Community center, EOC, launch get the go-ahead from council
The community center has been a highly sought after project for years and the building, which would cost around $4.3 million, would take two to three years to complete. A blueprint that the parish is considering would include a 25,000 square foot facility with a gym, offices, large meeting rooms, a concession stand, a kitchen, showers and restrooms. The building could also be constructed to withstand 150 mile per hour winds, and because it can hold 1,000 people, would come in handy as a temporary shelter after storms.
The parish has already been allocated a $4.8 million community development block grant for the project and the council voted to hire Hunt, Guillot and Associates of Ruston, at a cost of $320,000, to manage the grant and the construction. The application must now be approved by federal authorities to ensure that it serves low- to moderate-income families.
The center would be built on a piece of land on Sugarland Parkway donated by the Esperanza Land Co. and would allow the parish to house the Recreation Department, the Department of Community Services and RSVP in the building. The parish currently pays $21,000 a year to keep RSVP and the Recreation Department in leased offices.
Since the parish does not own a gym, and must use the ones located at the schools, the Recreation Department is sometimes faced with scheduling conflicts when it comes to youth sports. This building would alleviate that problem, as well as give the parish a place to hold important functions.
Highway 90 Boat Launch
To design the estimated $2 million boat launch in Luling between the Davis Pond Diversion and Pier 90, the Parish Council voted to hire Professional Engineering and Environmental Consultants of Westwego.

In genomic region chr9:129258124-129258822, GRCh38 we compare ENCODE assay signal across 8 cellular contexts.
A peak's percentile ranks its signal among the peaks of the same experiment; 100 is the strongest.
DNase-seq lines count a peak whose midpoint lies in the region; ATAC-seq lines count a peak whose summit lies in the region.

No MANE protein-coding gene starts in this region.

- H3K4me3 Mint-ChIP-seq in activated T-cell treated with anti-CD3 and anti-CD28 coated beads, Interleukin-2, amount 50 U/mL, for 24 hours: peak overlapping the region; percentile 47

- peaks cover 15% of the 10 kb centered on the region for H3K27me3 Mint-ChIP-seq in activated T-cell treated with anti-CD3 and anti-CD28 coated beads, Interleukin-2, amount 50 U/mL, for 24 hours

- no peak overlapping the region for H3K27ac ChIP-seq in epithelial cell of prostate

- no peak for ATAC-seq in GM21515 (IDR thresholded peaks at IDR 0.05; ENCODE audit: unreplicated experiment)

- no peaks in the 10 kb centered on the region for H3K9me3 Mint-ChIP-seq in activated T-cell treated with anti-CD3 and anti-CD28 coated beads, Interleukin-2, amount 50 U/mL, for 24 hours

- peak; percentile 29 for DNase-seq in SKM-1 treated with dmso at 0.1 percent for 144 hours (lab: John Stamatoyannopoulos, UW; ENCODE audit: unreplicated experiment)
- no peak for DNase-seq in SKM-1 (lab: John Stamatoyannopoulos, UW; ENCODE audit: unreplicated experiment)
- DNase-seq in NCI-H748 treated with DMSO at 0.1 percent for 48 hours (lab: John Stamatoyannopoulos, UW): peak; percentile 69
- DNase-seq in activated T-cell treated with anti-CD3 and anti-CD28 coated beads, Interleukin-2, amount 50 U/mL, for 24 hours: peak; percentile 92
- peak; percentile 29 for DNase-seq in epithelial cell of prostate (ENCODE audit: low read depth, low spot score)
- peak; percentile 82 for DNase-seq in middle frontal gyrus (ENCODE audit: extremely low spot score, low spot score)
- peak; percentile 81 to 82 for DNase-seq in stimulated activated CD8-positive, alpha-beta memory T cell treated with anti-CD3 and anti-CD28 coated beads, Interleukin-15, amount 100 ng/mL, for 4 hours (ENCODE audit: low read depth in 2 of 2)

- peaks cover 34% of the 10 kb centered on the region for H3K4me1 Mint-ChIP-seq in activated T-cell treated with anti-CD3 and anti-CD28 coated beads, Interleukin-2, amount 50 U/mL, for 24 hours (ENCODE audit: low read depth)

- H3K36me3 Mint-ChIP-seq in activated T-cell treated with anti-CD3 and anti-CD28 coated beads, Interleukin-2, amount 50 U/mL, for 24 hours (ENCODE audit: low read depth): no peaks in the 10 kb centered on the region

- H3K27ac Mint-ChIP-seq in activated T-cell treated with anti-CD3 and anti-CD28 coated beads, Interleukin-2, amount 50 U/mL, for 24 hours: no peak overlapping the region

The parish does not yet own the land for the launch, but has gotten appraisals at three separate locations on Highway 90. Parish President V.J. St. Pierre said the parish could still design the launch because all three pieces of land have a similar size and shape.
As proposed, the launch would include five double-ended launch sites, parking for 160 trucks/boats, separate parking for cars, two pavilions, a stage, bait shop and three restrooms. The entire site would encompass 12 acres, and St. Pierre said he would eventually like to install three sand volleyball courts and have an area for the German Coast Farmers’ Market to set up shop.
Once the parish purchases the land, they can seek proposals from the Wallop-Breaux Fund, a state program used to create opportunity for sport fishing and boating.
Emergency Operations Center
The new emergency operations center has an estimated cost of $4.3 million and the council voted to hire the Duplantis Design Group to design the one-story building at a cost of $332,000.
The center would be an “ultra-survivable” facility capable of withstanding 200 mile per hour plus winds, according to EOC Director Scott Whelchel. Currently, the EOC is located in the basement of the courthouse, which Whelchel says is not an effective work area because of the inefficient space, flood proneness and inappropriate technology level.
Current plans have the new building at 13,000 square feet, and the parish already has $2.7 million set aside for the project. Katrina/Rita disaster recovery funding could be used for the remainder of the project.
The parish does not have a site picked out yet, but is examining several options.
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Harry Hurst teacher named LWF Educator of the Year - 2936 views
Recognized as an educator who inspires students toward conservation and the environment, Harry Hurst Middle School teacher Barry Guillot has received the Louisiana Wildlife Federation’s Educator of the Year award.